– Original: Urgent Appeal: Retired Professor Arrested in Pre-Olympic Purge for Printing Underground Newsletters

Posted in Beijing Olympics, China, East China, Falun Gong, Freedom of Belief, Human Rights, Jinan, Law, News, People, Politics, Qingdao, Religion, Religious, Shandong, Social, World | 1 Comment »

Photoshopped Fake Image of China Leader Published In News By State-run Agency Xinhua

Posted by Author on July 28, 2008


By Xue Fei, Epoch Times Staff, Jul 27, 2008-

Mainland China Internet surfers have always suspected China’s state-run media of extensively using the popular graphic editing tool Adobe Photoshop, but they did not expect the artificial contrivance to be so noticeable.

Recently, the Chinese regime’s state-run media agency Xinhua News published a photo of regime leader Hu Jintao visiting Qingdao, which shows two identical faces in the crowd. Upon careful examination, the pavement in front of and behind Hu is different, and the Caucasian man on the far left is not really looking at Hu [see left]. The image is actually a compilation of two photos.

(Photo: “Twins” found in Xinhua News Agency photos; discrepancies highlighted / Screenshot of web page/ The Epochtimes)

The ‘Photoshopped’ image was published in the Xinhua article “Chinese President Inspects Preparatory Work for Olympics Sailing Event.” The article implied that the algae bloom in the Qingdao Olympic regatta venue was very serious since Hu did not go to the seaside, but a photo of a sail (right of image) is added by Xinhua to prove the “good news” of his so-called visit.

More than 3 million posts have appeared in online Chinese forums and message boards regarding the photo. Later, Xinhua ordered other media not to use the photo without any explanation or apology.

It is not the first time that Xinhua has allegedly ‘Photoshopped’ news photos. In May, during Hu and his wife’s farewell meeting with the emperor of Japan, Mrs. Hu was sitting too close to her interpreter and the interpreter was blocked, making for an awkward and confusing photo. Xinhua News was dissatisfied with the photo and decided to remove the interpreter from the photo, only leaving her chair. However, they forgot to remove her feet, which appeared under the chair [see right]. This photo was published in the Chinese newspaper Jiefang Daily and was jokingly called “Two people with six legs” by the public.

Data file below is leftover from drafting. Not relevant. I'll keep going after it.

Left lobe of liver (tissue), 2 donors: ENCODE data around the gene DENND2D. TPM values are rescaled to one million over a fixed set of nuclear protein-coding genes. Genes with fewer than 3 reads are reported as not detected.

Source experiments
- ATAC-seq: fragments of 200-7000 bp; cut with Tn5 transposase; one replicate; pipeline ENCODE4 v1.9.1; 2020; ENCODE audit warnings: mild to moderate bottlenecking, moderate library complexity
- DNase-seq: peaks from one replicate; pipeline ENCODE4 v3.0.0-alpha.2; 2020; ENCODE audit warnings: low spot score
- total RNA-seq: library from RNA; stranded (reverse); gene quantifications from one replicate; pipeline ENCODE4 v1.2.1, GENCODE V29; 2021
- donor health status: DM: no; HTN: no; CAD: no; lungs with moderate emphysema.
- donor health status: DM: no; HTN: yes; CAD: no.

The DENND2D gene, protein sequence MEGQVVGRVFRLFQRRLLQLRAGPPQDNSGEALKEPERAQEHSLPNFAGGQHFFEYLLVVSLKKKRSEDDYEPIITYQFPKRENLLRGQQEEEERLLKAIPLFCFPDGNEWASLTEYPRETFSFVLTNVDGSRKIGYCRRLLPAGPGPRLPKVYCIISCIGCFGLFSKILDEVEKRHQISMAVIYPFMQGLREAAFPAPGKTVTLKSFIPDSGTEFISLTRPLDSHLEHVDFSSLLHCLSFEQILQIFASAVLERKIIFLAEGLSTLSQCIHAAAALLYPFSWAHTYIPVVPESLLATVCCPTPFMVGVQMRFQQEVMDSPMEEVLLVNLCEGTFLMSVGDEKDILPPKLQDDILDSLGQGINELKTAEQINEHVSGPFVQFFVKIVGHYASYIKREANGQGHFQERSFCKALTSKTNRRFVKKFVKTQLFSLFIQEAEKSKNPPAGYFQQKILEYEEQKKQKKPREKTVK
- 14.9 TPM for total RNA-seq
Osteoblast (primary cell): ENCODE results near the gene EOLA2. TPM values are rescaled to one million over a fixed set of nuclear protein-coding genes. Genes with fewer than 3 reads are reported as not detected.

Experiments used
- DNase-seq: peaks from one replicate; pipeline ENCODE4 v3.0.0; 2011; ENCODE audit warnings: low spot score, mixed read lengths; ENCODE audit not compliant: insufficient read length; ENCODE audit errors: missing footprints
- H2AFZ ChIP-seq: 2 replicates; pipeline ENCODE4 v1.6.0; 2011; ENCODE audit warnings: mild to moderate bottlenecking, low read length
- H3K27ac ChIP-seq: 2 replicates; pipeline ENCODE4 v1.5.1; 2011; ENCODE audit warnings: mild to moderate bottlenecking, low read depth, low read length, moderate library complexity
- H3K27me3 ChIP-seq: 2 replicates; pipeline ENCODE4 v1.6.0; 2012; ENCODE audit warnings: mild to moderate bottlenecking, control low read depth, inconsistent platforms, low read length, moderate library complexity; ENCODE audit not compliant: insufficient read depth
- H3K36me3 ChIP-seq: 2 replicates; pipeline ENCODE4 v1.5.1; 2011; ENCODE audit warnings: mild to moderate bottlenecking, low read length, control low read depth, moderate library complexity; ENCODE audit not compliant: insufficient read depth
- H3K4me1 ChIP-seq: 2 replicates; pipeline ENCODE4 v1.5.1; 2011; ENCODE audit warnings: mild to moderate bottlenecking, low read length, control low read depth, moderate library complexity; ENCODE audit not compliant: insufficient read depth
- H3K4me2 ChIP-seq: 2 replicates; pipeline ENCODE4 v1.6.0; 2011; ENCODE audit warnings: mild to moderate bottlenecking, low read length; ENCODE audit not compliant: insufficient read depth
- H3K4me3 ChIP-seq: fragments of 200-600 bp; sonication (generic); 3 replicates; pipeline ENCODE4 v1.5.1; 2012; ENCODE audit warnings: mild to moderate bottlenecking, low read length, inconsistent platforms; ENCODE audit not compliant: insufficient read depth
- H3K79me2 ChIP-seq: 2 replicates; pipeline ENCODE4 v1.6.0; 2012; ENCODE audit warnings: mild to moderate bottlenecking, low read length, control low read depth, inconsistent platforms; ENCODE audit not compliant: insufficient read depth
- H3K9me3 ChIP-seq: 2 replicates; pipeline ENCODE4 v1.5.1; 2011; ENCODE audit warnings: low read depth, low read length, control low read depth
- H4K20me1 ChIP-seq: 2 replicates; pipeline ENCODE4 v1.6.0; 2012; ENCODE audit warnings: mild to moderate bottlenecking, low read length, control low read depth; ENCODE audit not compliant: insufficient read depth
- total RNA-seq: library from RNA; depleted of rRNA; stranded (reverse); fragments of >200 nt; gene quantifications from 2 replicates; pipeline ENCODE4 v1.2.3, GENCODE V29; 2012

(Photo at right:

The unedited (top) and edited (bottom) versions of Xinhua’s photos with Hu Jintao and his wife’s visit to Japan. (Xinhuanet (top) / Internet screenshot (bottom))

– Original report: Who Photoshopped Hu? , The Epochtimes

Posted in Asia, China, East China, Hu Jintao, Japan, Media, News, Official, People, Politics, Qingdao, Shandong, Social, World, Xinhua | 1 Comment »

China: Arrest and Detention of House Church Christians Spread Out

Posted by Author on May 9, 2008


According to China Aid Association (CAA) reports, China’s intensifid campaign against House Church Christians is spreading in recent two months, many leaders arrested, bible schools raided, and Christian Books Confiscated.

In north China, Inner Mongolia:

– on May 1, 2008, two house church ministers detained . Security officials also confiscated a video camera, books, a washing machine, comforters, and food supplies belonging to the Daqing Church. All of the aforementioned items were taken without proper and legal documentation.

– On May 4, an old pastor was summoned to the Local police station and charged with holding an “illegal religious meeting”;

– On May 5, in another organized attack by Public Security Officials, a church meeting was raided and 13 believers were arrested and detained .

In west China, Xin Jiang:

– On April 23, 2008, 10 people were arrested during a House Church Worship Service, and released at the same day

(more details about these case)

In northeast China, Jilin province:

– on May 4, 2008, a pastor in Yanji City, Jilin province was beaten, wounded and finally arrested while he was preaching in his church

In East China, Shandong:

– May 8, 2008, 3 house church leaders in Shandong province were detained while organizing a Bible study group. One pastor from Taiwan was expelled from China immediately